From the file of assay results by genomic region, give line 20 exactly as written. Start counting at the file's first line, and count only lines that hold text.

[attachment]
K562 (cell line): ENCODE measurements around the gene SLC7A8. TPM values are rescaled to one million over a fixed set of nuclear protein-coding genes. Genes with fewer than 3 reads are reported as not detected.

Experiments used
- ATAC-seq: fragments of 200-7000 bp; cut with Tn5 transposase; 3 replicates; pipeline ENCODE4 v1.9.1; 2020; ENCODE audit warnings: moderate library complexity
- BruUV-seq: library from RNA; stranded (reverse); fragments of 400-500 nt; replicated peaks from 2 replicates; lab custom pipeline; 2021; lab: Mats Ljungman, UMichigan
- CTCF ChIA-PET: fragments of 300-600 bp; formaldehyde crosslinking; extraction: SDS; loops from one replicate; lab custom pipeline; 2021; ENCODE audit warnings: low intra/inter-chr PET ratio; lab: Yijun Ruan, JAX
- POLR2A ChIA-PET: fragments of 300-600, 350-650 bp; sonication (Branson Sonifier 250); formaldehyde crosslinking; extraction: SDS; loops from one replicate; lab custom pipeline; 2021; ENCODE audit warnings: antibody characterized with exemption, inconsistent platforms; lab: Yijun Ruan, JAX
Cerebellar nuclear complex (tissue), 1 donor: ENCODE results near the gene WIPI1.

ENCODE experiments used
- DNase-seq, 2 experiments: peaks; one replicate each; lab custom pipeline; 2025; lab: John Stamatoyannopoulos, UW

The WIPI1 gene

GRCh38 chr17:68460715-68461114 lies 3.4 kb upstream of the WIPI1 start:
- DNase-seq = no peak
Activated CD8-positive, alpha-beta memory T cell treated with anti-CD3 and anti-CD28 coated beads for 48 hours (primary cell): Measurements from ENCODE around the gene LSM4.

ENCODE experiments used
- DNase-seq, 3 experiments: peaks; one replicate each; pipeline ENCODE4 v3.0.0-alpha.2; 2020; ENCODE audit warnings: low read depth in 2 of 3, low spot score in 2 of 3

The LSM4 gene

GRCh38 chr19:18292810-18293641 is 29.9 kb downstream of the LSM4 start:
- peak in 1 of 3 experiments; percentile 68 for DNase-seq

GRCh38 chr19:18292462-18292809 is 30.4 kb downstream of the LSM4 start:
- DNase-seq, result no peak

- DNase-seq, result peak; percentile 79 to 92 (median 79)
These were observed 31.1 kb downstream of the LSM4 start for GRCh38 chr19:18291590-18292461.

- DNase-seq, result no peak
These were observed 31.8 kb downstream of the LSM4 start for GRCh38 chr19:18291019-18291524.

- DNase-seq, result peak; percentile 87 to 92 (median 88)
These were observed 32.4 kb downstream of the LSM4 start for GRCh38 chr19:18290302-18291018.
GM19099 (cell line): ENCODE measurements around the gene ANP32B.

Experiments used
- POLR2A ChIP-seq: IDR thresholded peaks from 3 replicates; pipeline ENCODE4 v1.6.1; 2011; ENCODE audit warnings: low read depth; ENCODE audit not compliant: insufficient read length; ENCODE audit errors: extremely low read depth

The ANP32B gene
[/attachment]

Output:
- DNase-seq, result no peak